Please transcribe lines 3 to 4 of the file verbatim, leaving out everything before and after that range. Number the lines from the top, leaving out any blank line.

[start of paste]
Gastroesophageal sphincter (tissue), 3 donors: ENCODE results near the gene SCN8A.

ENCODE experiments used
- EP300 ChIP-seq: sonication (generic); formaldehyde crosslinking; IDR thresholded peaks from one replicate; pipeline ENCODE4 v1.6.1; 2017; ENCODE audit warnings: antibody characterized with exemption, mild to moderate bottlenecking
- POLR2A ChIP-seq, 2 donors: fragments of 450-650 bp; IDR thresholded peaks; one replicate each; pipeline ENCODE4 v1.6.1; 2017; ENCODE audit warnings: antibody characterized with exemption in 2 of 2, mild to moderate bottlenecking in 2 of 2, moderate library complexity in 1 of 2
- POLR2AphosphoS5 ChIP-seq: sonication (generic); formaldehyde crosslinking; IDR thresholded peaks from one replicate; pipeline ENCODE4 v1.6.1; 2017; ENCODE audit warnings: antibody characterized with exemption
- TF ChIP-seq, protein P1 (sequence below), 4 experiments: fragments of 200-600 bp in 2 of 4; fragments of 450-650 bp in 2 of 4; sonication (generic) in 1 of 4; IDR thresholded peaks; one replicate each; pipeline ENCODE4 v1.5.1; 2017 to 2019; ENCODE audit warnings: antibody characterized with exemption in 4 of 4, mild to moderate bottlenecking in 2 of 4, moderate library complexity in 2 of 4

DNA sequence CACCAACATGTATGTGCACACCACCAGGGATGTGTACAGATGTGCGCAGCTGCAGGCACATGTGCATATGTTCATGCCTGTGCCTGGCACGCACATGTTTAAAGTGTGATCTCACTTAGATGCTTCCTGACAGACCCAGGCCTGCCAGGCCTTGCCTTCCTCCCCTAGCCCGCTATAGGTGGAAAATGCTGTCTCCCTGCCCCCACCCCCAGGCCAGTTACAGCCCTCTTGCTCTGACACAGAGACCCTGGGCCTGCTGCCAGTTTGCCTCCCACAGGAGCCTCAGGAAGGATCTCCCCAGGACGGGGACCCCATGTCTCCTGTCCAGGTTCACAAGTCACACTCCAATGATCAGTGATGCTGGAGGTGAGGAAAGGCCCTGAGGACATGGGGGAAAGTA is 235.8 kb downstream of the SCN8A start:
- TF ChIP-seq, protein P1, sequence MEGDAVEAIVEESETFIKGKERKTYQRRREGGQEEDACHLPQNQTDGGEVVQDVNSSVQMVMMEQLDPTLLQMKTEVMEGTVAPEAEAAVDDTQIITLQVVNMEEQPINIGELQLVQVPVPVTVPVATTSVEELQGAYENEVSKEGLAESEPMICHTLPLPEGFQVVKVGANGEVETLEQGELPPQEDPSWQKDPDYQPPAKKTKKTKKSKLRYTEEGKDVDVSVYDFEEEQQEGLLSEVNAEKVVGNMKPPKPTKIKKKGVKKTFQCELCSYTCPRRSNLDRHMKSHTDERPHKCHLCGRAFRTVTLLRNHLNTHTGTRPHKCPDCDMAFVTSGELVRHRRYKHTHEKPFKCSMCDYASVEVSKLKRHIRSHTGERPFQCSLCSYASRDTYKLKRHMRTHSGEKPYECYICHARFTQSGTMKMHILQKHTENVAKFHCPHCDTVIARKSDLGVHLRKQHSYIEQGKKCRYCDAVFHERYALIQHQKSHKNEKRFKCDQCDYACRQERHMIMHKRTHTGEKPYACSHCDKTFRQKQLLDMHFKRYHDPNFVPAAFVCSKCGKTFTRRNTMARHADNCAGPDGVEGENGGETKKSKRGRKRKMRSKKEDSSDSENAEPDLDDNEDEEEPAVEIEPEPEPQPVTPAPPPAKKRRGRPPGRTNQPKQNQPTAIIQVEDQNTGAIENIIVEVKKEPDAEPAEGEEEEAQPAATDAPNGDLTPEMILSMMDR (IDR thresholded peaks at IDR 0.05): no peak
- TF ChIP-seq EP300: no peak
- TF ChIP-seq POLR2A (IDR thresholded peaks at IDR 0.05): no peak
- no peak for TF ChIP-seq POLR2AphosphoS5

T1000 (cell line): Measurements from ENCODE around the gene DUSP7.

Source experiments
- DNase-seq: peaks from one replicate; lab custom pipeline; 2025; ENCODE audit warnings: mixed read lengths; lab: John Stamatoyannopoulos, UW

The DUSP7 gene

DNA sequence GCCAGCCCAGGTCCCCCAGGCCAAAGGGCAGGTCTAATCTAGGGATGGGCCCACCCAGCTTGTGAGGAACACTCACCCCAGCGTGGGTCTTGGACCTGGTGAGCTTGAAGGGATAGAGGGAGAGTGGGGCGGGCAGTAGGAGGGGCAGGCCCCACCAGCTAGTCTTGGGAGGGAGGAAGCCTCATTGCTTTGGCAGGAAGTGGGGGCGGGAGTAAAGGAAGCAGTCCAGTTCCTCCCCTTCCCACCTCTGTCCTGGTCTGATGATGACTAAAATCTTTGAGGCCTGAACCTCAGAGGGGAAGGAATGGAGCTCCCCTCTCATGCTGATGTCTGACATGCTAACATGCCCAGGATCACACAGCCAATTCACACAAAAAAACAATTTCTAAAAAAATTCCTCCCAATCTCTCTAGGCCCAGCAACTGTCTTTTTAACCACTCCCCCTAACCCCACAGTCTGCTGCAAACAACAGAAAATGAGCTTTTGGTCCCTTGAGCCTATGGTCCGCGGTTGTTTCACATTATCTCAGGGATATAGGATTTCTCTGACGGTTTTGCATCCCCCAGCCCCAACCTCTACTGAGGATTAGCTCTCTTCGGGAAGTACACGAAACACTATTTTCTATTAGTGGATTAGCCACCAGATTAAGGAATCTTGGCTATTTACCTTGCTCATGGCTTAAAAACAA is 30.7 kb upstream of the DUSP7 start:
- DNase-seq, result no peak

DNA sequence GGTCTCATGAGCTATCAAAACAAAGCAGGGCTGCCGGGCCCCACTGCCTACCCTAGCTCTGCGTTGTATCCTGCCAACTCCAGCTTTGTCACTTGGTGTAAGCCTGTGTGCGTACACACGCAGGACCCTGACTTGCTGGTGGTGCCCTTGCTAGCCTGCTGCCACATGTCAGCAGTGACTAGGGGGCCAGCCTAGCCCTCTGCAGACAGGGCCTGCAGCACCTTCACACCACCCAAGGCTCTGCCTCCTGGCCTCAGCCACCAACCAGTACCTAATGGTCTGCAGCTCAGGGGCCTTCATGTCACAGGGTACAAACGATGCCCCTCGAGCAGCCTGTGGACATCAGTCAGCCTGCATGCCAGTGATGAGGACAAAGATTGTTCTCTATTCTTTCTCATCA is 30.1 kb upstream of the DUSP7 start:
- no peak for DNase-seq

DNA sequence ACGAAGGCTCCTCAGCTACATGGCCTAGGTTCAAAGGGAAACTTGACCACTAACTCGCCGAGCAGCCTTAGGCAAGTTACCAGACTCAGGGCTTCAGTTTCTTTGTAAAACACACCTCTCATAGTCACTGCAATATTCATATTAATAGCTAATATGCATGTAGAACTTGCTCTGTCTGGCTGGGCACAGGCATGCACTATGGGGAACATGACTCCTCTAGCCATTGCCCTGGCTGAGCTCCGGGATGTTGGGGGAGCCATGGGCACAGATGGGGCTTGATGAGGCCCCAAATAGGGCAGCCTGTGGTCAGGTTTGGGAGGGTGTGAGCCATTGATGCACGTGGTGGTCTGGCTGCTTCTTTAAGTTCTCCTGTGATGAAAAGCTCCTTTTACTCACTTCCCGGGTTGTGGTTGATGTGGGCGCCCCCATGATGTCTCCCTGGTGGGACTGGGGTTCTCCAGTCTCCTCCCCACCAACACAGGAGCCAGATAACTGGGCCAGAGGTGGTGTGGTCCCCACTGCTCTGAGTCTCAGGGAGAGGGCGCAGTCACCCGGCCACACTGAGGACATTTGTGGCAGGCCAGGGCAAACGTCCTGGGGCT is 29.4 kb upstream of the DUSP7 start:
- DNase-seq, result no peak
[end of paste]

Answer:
- EP300 ChIP-seq: sonication (generic); formaldehyde crosslinking; IDR thresholded peaks from one replicate; pipeline ENCODE4 v1.6.1; 2017; ENCODE audit warnings: antibody characterized with exemption, mild to moderate bottlenecking
- POLR2A ChIP-seq, 2 donors: fragments of 450-650 bp; IDR thresholded peaks; one replicate each; pipeline ENCODE4 v1.6.1; 2017; ENCODE audit warnings: antibody characterized with exemption in 2 of 2, mild to moderate bottlenecking in 2 of 2, moderate library complexity in 1 of 2